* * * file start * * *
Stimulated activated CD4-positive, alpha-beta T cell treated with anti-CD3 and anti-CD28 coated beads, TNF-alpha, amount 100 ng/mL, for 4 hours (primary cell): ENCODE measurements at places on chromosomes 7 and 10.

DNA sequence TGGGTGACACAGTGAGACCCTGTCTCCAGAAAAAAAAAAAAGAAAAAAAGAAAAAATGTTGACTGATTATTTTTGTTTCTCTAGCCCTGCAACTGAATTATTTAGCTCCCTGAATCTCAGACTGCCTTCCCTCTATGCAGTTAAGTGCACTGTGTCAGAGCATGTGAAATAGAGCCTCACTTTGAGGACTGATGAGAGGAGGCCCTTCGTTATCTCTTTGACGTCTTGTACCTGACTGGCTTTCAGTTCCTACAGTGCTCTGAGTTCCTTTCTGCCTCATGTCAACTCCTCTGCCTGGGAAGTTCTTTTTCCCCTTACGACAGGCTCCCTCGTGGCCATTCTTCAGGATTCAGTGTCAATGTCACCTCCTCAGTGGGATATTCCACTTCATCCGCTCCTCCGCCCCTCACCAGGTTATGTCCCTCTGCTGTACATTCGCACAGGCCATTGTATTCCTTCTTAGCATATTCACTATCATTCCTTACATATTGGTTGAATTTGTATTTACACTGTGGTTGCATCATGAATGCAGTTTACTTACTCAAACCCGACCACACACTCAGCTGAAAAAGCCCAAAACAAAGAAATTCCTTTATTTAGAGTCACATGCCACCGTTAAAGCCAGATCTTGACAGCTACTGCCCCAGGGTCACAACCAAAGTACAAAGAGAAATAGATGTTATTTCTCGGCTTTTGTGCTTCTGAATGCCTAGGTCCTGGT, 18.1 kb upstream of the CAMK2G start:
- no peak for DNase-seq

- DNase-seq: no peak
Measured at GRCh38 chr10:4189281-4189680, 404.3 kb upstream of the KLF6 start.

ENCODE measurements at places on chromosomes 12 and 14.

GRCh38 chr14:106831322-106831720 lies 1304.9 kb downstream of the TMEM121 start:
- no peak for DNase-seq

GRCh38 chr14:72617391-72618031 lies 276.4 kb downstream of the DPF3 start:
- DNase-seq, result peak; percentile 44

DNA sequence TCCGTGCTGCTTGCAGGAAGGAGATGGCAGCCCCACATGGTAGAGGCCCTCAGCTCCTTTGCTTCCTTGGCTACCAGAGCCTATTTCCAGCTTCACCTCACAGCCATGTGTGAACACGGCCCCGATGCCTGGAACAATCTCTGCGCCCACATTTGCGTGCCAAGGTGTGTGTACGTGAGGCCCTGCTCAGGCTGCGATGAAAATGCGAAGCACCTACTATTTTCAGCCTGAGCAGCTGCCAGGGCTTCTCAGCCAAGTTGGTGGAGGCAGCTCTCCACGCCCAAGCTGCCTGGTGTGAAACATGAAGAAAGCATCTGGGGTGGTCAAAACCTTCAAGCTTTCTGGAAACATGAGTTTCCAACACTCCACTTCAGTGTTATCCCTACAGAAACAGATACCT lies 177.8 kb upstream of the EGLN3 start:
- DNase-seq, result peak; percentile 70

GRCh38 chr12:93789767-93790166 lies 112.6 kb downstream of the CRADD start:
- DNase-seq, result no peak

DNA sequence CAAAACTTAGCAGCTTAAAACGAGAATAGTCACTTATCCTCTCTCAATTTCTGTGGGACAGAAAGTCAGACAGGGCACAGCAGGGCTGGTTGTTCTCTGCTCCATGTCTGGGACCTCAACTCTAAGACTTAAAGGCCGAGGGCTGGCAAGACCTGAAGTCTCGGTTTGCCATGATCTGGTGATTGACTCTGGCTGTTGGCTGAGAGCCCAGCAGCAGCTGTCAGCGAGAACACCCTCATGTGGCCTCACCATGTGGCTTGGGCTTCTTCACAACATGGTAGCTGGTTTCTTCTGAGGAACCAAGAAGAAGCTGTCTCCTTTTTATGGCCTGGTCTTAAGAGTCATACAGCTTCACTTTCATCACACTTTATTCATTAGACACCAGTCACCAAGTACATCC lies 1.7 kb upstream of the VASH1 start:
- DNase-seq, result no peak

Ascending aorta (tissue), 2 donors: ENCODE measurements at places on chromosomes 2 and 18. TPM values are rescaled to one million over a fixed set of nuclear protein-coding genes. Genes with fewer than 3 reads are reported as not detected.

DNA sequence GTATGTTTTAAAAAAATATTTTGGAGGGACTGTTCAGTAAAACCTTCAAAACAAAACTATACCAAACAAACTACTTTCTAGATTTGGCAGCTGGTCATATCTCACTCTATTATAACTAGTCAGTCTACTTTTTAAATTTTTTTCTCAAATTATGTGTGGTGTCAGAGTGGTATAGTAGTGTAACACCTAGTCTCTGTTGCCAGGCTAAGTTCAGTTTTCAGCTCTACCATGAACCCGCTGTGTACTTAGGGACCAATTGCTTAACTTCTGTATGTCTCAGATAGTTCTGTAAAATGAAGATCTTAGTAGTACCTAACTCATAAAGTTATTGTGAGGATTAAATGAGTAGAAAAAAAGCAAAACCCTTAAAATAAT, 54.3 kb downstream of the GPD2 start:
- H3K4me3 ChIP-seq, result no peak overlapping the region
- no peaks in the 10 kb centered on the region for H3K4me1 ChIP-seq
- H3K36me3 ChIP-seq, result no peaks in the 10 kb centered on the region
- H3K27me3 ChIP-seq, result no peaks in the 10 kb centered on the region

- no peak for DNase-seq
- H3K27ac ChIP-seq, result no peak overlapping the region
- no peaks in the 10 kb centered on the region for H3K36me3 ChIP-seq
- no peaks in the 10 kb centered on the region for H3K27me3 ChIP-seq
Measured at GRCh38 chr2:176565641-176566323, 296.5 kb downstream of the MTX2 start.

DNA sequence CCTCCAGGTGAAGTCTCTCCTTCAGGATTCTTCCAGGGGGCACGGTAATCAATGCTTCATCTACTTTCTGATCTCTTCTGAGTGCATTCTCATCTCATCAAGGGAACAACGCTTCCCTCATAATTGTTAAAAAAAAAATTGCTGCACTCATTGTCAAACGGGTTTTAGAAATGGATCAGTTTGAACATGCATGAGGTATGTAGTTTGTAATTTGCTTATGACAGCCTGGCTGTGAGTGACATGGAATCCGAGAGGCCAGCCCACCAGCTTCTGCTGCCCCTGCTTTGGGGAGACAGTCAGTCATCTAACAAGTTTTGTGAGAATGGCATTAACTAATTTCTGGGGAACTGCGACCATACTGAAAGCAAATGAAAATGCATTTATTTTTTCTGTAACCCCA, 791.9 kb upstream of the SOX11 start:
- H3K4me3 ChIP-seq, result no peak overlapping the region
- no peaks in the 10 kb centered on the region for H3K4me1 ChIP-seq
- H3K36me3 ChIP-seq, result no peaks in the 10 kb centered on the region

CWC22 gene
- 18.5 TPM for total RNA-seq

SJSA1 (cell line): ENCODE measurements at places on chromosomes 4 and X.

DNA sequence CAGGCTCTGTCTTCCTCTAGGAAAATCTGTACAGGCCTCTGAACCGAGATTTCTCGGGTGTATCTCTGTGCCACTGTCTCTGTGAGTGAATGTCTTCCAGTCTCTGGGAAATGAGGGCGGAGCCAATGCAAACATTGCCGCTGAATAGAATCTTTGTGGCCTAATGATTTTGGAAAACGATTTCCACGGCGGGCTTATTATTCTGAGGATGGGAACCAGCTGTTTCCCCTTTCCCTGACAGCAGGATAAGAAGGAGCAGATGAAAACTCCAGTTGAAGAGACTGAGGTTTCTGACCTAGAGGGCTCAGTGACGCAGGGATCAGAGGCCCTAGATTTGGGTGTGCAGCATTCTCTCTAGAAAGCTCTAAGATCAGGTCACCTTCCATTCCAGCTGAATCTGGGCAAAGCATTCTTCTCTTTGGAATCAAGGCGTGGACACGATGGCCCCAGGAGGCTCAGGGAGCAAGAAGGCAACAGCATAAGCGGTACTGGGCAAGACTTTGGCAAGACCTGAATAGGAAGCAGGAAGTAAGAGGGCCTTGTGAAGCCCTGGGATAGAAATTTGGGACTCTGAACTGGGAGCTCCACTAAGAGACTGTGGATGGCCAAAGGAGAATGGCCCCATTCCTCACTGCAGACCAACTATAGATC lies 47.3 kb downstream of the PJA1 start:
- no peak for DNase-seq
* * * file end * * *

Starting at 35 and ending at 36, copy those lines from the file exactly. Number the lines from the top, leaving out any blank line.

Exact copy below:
DNA sequence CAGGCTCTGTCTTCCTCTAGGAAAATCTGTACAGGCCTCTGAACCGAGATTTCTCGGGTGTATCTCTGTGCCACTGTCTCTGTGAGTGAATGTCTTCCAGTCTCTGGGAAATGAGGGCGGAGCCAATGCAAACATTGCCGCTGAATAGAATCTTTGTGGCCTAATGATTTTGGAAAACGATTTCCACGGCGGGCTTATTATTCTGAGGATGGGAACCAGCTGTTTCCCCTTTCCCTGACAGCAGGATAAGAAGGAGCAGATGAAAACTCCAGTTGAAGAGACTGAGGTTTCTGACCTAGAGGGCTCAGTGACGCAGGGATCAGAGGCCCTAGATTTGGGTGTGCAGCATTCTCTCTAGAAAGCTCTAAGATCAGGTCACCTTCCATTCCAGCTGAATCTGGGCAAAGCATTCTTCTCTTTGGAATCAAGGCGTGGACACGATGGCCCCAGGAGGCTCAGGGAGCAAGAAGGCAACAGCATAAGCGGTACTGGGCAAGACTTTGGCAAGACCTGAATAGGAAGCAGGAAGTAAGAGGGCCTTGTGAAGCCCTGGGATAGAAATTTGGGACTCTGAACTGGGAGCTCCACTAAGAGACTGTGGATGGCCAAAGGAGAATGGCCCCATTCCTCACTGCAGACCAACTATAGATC lies 47.3 kb downstream of the PJA1 start:
- no peak for DNase-seq